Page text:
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Scalia Gets Misquoted, Badly

5:40 PM, Oct 27, 2009 • By MARY KATHARINE HAM
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Be on guard for the day when this anecdote falsely attributed to Antonin Scalia becomes lefty "fake but accurate" conventional wisdom about the Supreme Court justice:

Earlier today, an Arizona newspaper, the East Valley Tribune, attributed remarks to Justice Scalia that were quite stunning:

Using his "originalist'' philosophy, Scalia said he likely would have dissented from the historic 1954 Brown v. Board of Education decision that declared school segregation illegal and struck down the system of "separate but equal'' public schools. He said that decision, which overturned earlier precedent, was designed to provide an approach the majority liked better. "I will stipulate that it will,'' Scalia said. But he said that doesn't make it right. "Kings can do some stuff, some good stuff, that a democratic society could never do,'' he continued. "Hitler developed a wonderful automobile,'' Scalia said. "What does that prove?''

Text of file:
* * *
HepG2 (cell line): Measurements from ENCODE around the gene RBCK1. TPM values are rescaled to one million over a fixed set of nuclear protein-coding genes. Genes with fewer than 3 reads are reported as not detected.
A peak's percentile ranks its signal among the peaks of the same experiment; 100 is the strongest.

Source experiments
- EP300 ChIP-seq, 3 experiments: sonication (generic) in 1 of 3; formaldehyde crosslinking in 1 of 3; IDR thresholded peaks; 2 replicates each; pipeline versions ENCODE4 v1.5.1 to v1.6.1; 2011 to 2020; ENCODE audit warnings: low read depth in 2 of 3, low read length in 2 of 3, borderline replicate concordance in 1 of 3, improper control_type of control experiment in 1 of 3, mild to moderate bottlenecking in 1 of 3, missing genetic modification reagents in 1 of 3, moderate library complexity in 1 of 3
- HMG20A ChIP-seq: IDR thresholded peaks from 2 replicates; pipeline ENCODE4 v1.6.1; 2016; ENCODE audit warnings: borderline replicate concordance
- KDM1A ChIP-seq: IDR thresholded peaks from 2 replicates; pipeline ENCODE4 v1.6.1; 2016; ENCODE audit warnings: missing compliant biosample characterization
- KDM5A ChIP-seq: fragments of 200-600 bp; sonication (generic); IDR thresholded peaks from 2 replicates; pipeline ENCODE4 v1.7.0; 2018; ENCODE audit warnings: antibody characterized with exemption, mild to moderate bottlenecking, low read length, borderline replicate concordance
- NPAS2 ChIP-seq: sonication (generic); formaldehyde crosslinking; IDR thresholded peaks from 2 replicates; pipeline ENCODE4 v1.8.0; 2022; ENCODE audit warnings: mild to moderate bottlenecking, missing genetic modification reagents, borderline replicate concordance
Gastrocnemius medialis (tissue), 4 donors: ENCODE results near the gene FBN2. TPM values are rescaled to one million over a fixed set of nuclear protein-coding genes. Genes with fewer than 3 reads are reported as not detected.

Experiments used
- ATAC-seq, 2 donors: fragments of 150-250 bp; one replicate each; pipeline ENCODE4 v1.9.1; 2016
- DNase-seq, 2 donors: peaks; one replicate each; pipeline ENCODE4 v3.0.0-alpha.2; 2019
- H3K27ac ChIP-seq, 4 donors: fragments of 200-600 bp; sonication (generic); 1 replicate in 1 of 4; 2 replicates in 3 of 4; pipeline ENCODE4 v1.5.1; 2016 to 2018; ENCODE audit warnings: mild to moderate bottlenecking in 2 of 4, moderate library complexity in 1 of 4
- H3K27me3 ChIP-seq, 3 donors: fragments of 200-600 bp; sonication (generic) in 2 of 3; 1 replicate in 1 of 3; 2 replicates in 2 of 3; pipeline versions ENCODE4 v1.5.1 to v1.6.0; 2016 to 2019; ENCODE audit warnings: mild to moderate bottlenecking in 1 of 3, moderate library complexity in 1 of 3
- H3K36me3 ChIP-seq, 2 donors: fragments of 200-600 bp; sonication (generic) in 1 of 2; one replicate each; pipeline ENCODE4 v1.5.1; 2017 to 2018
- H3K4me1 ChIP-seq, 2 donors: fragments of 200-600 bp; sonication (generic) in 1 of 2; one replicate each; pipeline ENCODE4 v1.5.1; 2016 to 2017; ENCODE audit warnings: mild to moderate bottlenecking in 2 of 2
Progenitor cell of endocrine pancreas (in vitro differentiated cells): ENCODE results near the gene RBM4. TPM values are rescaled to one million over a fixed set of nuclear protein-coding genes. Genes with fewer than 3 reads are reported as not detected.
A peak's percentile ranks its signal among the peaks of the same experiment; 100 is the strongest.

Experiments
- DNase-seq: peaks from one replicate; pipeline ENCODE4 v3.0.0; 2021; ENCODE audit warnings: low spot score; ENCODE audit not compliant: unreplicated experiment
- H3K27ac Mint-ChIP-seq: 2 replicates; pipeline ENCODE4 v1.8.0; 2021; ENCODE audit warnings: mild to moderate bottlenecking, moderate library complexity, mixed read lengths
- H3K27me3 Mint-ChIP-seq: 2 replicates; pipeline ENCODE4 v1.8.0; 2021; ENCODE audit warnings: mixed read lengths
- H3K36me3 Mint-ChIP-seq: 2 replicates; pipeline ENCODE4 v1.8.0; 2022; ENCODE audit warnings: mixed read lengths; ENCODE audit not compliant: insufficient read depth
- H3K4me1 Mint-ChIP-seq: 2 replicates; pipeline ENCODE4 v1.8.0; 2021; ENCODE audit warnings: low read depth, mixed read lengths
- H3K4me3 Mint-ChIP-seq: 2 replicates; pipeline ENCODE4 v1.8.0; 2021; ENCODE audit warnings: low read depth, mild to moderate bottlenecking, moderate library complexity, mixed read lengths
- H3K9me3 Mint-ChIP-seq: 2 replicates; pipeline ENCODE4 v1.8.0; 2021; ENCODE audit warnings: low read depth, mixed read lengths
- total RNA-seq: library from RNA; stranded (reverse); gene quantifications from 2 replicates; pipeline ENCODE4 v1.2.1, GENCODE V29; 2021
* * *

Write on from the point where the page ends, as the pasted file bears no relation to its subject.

Jack Balkin at Balkinization watched the Scalia video and found the newspaper got it very wrong:

At 23:45 Justice Scalia is clearly misquoted. He says that he stands with Justice Harlan, who dissented in Plessy v. Ferguson. He argues that the original meaning of the Fourteenth Amendment prohibits racial discrimination.

Woe betide him if Scalia ever tries to buy an NFL team, look for this to magically appear on his Wikipedia page and quickly migrate to Think Progress, MSNBC, and lazy sports columnists. To their credit, TPM and Huffington Post have corrected their original, incorrect reports.

The newspaper should apologize. No such luck thus far.